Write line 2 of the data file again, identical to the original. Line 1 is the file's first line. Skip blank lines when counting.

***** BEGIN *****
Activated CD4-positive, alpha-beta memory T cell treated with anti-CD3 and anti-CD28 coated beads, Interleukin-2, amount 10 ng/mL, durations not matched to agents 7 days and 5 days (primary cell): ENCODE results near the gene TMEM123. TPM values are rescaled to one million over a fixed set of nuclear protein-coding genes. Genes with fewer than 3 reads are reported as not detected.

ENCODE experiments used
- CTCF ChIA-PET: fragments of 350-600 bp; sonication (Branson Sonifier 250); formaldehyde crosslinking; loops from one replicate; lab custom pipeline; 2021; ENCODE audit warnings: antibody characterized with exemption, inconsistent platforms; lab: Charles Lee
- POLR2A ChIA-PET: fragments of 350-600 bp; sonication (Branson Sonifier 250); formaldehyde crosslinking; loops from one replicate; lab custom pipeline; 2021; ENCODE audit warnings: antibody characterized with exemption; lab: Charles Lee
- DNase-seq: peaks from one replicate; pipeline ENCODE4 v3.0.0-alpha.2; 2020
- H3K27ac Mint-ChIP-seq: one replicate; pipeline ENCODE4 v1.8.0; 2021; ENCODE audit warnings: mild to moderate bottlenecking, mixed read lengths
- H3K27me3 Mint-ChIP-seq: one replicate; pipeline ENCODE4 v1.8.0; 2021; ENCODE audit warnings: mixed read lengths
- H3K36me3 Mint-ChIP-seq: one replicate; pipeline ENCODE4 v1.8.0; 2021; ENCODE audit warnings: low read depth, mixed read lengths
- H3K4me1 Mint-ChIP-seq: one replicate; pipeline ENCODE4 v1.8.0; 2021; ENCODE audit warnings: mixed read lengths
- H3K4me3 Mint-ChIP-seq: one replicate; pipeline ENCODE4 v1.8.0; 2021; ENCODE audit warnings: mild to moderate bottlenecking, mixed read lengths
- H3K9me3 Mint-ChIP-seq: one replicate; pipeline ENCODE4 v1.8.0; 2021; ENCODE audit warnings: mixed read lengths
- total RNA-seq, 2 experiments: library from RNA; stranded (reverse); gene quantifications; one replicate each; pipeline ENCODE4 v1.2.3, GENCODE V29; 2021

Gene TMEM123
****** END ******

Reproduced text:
ENCODE experiments used